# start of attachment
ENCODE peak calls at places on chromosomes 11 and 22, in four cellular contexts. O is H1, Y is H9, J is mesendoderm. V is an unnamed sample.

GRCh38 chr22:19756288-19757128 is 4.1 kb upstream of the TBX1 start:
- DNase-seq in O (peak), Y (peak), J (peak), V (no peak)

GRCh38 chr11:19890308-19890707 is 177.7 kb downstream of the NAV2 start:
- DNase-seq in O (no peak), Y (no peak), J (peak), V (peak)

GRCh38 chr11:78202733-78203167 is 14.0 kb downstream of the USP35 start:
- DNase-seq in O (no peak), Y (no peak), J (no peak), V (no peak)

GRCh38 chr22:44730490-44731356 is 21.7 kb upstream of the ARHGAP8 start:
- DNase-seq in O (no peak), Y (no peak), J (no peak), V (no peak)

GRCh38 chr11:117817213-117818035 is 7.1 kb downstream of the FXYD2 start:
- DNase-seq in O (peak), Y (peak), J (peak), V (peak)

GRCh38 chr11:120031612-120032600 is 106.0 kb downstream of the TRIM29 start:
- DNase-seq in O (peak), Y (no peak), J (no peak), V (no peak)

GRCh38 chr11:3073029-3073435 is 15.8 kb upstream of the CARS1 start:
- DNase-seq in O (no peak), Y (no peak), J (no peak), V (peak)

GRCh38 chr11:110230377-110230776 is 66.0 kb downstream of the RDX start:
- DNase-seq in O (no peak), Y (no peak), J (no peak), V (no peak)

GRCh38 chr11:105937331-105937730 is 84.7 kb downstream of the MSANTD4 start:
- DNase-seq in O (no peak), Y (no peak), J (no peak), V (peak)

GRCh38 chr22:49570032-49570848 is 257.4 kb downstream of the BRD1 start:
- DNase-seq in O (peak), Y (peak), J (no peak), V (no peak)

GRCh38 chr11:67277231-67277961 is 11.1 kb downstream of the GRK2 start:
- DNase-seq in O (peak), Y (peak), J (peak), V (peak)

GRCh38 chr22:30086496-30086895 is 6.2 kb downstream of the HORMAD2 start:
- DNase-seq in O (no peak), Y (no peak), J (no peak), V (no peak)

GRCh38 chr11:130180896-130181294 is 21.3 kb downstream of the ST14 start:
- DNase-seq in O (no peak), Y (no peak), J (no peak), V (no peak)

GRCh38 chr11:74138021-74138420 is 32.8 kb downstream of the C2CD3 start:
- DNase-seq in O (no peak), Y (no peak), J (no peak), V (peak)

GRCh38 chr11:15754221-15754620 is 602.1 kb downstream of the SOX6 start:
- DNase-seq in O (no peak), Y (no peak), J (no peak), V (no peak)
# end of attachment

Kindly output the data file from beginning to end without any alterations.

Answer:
ENCODE peak calls at places on chromosomes 11 and 22, in four cellular contexts. O is H1, Y is H9, J is mesendoderm. V is an unnamed sample.

GRCh38 chr22:19756288-19757128 is 4.1 kb upstream of the TBX1 start:
- DNase-seq in O (peak), Y (peak), J (peak), V (no peak)

GRCh38 chr11:19890308-19890707 is 177.7 kb downstream of the NAV2 start:
- DNase-seq in O (no peak), Y (no peak), J (peak), V (peak)

GRCh38 chr11:78202733-78203167 is 14.0 kb downstream of the USP35 start:
- DNase-seq in O (no peak), Y (no peak), J (no peak), V (no peak)

GRCh38 chr22:44730490-44731356 is 21.7 kb upstream of the ARHGAP8 start:
- DNase-seq in O (no peak), Y (no peak), J (no peak), V (no peak)

GRCh38 chr11:117817213-117818035 is 7.1 kb downstream of the FXYD2 start:
- DNase-seq in O (peak), Y (peak), J (peak), V (peak)

GRCh38 chr11:120031612-120032600 is 106.0 kb downstream of the TRIM29 start:
- DNase-seq in O (peak), Y (no peak), J (no peak), V (no peak)

GRCh38 chr11:3073029-3073435 is 15.8 kb upstream of the CARS1 start:
- DNase-seq in O (no peak), Y (no peak), J (no peak), V (peak)

GRCh38 chr11:110230377-110230776 is 66.0 kb downstream of the RDX start:
- DNase-seq in O (no peak), Y (no peak), J (no peak), V (no peak)

GRCh38 chr11:105937331-105937730 is 84.7 kb downstream of the MSANTD4 start:
- DNase-seq in O (no peak), Y (no peak), J (no peak), V (peak)

GRCh38 chr22:49570032-49570848 is 257.4 kb downstream of the BRD1 start:
- DNase-seq in O (peak), Y (peak), J (no peak), V (no peak)

GRCh38 chr11:67277231-67277961 is 11.1 kb downstream of the GRK2 start:
- DNase-seq in O (peak), Y (peak), J (peak), V (peak)

GRCh38 chr22:30086496-30086895 is 6.2 kb downstream of the HORMAD2 start:
- DNase-seq in O (no peak), Y (no peak), J (no peak), V (no peak)

GRCh38 chr11:130180896-130181294 is 21.3 kb downstream of the ST14 start:
- DNase-seq in O (no peak), Y (no peak), J (no peak), V (no peak)

GRCh38 chr11:74138021-74138420 is 32.8 kb downstream of the C2CD3 start:
- DNase-seq in O (no peak), Y (no peak), J (no peak), V (peak)

GRCh38 chr11:15754221-15754620 is 602.1 kb downstream of the SOX6 start:
- DNase-seq in O (no peak), Y (no peak), J (no peak), V (no peak)